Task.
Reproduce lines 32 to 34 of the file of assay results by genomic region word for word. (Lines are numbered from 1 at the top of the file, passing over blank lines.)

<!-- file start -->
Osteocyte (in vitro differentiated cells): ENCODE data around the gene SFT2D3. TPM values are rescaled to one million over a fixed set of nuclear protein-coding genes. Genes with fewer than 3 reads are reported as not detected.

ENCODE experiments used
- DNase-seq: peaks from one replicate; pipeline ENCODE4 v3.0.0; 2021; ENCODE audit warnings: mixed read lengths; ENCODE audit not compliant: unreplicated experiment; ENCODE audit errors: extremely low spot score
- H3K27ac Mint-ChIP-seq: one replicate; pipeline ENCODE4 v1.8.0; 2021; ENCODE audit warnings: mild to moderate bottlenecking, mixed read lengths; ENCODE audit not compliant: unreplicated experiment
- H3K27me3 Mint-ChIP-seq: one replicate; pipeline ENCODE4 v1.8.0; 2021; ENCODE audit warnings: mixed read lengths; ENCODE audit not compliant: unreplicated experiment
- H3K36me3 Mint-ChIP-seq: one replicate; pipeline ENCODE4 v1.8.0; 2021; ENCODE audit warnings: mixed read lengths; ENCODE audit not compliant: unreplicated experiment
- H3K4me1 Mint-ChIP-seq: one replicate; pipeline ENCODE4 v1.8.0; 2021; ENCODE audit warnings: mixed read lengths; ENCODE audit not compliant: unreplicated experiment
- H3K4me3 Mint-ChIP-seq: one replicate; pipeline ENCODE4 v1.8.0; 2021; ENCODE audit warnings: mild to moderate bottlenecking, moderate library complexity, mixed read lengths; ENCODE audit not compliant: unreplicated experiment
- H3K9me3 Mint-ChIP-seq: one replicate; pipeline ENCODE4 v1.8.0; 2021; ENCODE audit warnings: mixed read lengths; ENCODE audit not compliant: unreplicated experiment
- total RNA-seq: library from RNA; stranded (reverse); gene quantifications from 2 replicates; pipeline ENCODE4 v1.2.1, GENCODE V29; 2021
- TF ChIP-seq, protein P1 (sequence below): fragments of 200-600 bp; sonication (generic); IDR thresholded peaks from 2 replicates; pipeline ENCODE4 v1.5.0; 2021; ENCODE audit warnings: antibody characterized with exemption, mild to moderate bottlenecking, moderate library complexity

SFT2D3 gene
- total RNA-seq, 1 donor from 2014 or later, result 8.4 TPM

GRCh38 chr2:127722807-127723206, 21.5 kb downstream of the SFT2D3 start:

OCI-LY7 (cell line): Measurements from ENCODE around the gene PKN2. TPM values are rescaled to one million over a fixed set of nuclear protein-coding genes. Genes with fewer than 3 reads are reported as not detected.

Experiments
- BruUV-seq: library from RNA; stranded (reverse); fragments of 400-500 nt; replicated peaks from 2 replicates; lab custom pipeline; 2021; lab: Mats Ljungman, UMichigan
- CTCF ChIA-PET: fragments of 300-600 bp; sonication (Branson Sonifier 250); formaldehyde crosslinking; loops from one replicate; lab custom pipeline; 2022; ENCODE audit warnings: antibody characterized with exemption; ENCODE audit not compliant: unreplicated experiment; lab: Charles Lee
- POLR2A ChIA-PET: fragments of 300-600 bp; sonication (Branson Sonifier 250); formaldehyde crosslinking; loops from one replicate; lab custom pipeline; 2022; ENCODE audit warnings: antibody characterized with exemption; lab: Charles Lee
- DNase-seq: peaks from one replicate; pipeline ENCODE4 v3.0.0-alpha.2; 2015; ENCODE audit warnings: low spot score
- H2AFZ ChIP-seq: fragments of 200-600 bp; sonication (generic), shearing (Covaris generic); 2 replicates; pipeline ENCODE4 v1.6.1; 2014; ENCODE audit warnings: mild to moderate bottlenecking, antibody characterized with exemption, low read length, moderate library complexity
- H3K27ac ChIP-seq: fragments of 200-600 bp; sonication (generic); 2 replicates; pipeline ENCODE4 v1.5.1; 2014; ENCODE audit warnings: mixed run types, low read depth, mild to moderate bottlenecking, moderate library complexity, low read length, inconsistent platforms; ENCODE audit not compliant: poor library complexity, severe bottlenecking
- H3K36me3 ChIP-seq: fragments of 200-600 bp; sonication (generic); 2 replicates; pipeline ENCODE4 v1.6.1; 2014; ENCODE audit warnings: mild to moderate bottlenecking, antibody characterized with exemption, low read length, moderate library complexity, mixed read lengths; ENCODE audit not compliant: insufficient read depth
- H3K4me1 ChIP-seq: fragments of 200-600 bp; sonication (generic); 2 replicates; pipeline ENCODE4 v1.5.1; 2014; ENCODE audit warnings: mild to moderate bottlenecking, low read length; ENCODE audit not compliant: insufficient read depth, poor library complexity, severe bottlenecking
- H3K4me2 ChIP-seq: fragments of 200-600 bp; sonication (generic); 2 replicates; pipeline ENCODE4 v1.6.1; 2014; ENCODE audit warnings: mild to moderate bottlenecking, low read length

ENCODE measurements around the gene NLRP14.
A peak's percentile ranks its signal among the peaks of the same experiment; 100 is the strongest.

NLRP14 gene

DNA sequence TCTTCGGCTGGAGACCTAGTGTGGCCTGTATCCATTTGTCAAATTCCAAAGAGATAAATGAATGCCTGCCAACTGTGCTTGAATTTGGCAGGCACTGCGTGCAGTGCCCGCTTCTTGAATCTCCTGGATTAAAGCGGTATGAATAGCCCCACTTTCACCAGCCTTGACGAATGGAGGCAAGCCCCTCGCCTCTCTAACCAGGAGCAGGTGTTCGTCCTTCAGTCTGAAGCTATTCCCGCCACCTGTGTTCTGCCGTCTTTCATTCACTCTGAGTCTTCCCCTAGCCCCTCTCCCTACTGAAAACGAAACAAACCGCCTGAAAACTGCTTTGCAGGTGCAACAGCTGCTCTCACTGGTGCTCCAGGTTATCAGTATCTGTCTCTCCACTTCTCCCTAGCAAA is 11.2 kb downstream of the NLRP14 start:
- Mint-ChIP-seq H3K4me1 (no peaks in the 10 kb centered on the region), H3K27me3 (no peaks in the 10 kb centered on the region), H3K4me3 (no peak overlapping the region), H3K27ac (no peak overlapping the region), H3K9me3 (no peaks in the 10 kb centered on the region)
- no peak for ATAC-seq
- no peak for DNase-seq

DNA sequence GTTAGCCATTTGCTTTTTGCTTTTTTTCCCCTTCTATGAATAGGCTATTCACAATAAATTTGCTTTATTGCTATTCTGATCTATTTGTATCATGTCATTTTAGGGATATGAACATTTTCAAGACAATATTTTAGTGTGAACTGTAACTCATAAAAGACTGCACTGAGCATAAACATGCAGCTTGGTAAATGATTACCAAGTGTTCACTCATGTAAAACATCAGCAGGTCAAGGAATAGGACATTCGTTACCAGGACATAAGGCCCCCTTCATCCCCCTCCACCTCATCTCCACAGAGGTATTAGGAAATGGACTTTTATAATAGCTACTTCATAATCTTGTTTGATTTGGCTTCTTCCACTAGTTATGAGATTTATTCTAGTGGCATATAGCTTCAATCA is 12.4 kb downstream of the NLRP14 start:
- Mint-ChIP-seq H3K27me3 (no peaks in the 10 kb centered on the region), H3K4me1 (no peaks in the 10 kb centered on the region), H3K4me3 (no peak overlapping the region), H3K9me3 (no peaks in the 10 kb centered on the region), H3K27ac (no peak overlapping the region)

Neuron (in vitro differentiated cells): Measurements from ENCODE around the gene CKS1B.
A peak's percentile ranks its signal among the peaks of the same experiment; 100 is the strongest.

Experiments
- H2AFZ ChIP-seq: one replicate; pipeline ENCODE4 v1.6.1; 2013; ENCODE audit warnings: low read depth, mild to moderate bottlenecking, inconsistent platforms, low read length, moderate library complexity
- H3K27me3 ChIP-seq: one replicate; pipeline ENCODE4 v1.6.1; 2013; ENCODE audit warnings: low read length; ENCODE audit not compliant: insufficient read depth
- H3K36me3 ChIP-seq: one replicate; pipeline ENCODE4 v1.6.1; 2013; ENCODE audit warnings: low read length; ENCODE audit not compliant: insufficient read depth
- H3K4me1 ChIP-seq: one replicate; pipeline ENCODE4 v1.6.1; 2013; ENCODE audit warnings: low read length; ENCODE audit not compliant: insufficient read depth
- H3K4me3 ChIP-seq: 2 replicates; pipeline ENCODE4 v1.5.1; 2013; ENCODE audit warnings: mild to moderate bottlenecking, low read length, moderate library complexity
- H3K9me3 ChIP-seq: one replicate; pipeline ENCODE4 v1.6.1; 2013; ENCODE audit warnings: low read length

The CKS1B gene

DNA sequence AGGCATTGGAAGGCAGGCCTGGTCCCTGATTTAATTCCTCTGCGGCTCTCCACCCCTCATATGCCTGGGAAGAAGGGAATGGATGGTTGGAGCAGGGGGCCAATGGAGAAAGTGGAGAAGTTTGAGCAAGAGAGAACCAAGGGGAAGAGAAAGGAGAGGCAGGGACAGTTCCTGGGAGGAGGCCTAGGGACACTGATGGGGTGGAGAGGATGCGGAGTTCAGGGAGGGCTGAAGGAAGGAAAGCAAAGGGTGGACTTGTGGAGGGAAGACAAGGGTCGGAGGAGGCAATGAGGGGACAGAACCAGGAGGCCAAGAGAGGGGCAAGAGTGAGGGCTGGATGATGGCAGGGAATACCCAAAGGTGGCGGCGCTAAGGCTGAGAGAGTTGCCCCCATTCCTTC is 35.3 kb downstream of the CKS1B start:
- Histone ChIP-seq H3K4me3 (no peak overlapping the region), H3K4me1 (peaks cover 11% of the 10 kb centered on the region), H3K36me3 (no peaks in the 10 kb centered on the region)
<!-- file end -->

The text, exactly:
- no peak for DNase-seq

DNA sequence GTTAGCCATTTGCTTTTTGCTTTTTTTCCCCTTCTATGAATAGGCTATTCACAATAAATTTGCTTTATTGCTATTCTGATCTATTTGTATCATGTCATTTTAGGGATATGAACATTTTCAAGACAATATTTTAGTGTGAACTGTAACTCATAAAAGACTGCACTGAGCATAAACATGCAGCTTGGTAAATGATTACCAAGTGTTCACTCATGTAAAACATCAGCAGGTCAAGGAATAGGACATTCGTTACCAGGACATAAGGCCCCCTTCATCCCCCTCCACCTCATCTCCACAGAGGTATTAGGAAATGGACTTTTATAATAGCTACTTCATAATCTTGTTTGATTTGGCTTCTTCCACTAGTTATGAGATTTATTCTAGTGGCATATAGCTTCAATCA is 12.4 kb downstream of the NLRP14 start:
- Mint-ChIP-seq H3K27me3 (no peaks in the 10 kb centered on the region), H3K4me1 (no peaks in the 10 kb centered on the region), H3K4me3 (no peak overlapping the region), H3K9me3 (no peaks in the 10 kb centered on the region), H3K27ac (no peak overlapping the region)